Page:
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    A meta-analysis of health-related outcomes in problematic gaming behavior

    Männikkö, N. and Pontes, Halley and Ruotsalainen, H. and Miettunen, J. and Kääriäinen, M. A meta-analysis of health-related outcomes in problematic gaming behavior. In: 5th International Conference on Behavioral Addictions (ICBA2018), 23–25 Apr 2018, Cologne, Germany. (Unpublished)

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    Abstract

    Over the last decade, a large number of empirical studies have consistently shown the interrelations between problematic gaming behaviour (PGB) and a variety of detrimental health-related outcomes. Methods: This meta-analysis aimed to investigate the re-lationships between PGB and health-related outcomes among adolescents and young adults aged over 12 years old. Bibliographic searches were carried out using five scientific electronic databases (i.e., Scopus, Medline Ovid, PsycARTICLES, and CINAHL) in addition to a hand search to identify further studies published between January 2005 – June 2016. Results: A total of 2,203 studies were initially identified, and 18 were included in the meta-analysis. Random-effects models with correlation coefficients were used to quantify adverse health implications PGB and its relationship with depression, anxiety, obsessive-compulsive disorder (OCD) and somatization. The funnel plots with Egger Test were conducted to evaluate potential publication bias in the studies reviewed. Overall, it was found that PGB affects adolescents and young adults’ health. More specifically, PGB was associated with depression (r = 0.26), anxiety (r = 0.28), OCD (r = 0.40), and somatization (r = 0.40). The effect sizes across the outcomes investigated were heterogeneous. Conclusions: Future longitudinal studies are required to verify and identify additional health-related outcomes associated to PGB.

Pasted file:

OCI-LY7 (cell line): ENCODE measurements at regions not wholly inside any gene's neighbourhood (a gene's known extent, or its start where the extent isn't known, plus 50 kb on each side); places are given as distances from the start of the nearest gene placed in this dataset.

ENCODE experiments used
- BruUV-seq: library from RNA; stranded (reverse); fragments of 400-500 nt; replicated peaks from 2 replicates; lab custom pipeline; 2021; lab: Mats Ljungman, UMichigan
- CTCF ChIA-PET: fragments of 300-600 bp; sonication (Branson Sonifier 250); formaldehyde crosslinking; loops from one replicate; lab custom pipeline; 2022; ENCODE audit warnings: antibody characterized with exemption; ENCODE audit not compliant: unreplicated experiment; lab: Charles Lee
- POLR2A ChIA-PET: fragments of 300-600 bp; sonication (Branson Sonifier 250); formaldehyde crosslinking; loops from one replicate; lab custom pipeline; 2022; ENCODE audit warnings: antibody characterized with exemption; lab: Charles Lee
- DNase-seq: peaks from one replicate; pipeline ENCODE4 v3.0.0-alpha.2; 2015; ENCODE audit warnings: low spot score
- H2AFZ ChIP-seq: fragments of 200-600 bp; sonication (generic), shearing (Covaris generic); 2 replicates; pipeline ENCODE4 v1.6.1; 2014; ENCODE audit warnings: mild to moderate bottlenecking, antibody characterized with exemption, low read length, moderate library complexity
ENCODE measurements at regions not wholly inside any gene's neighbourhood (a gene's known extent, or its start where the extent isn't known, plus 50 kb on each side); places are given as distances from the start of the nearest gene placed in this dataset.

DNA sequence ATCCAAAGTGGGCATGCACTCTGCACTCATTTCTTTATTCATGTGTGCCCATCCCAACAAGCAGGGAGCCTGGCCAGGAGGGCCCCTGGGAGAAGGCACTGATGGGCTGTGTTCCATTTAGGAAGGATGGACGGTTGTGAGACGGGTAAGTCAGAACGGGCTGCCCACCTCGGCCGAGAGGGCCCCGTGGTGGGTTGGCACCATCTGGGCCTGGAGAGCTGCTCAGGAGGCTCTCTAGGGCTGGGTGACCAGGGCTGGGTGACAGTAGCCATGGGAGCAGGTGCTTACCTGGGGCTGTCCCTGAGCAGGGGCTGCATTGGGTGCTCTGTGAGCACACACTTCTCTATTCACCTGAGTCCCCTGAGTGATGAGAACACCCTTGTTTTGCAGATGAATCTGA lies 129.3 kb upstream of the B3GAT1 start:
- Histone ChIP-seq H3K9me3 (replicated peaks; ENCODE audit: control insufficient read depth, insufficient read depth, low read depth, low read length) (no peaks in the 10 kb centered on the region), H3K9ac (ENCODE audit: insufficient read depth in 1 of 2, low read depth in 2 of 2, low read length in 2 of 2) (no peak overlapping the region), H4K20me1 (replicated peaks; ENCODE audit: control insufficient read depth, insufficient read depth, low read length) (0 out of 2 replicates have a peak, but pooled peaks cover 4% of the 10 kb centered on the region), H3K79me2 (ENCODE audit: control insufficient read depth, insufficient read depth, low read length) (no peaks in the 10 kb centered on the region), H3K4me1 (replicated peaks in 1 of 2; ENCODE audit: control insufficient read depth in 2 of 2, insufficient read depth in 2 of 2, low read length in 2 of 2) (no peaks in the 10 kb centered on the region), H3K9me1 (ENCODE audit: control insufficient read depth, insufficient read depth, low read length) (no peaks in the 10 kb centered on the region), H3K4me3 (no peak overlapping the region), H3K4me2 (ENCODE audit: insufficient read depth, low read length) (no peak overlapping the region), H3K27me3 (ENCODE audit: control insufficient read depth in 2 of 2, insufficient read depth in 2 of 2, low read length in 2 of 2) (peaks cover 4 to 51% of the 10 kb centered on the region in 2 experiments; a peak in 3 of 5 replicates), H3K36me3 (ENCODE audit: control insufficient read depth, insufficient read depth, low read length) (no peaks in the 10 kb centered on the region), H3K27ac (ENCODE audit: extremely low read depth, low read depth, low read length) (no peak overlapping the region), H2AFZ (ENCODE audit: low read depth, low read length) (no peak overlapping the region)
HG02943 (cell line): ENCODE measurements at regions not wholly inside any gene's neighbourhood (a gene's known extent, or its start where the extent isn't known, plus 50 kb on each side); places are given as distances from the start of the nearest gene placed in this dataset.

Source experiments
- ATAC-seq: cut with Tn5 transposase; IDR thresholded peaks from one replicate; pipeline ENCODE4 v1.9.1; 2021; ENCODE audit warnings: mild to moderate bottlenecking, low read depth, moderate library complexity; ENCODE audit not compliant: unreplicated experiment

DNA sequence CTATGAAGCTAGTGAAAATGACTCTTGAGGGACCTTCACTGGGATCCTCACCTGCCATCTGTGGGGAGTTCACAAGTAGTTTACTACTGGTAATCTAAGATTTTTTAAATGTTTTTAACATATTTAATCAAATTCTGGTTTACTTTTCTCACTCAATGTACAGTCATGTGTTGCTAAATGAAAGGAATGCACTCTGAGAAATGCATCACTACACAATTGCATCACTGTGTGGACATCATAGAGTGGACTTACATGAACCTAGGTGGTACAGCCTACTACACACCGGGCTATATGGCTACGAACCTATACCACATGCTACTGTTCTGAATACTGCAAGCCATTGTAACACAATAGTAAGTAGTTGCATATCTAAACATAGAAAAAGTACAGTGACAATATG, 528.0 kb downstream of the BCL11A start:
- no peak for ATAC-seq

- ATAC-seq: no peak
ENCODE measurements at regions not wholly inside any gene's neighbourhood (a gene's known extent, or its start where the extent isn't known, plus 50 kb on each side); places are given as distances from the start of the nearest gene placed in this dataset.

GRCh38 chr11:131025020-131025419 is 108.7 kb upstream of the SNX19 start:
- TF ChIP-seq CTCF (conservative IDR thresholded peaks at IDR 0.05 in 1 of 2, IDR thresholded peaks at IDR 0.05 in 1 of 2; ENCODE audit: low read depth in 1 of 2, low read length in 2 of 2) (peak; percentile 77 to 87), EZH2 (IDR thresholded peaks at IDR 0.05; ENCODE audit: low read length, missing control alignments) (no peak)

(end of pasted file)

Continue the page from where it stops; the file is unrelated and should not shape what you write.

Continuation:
Metadata

    Item Type: Conference or Workshop Item (Paper)
    School: School of Business, Economics & Informatics > Organizational Psychology
    Depositing User: Administrator
    Date Deposited: 03 Jun 2021 13:36
    Last Modified: 03 Jun 2021 13:36
    URI: https://eprints.bbk.ac.uk/id/eprint/44584

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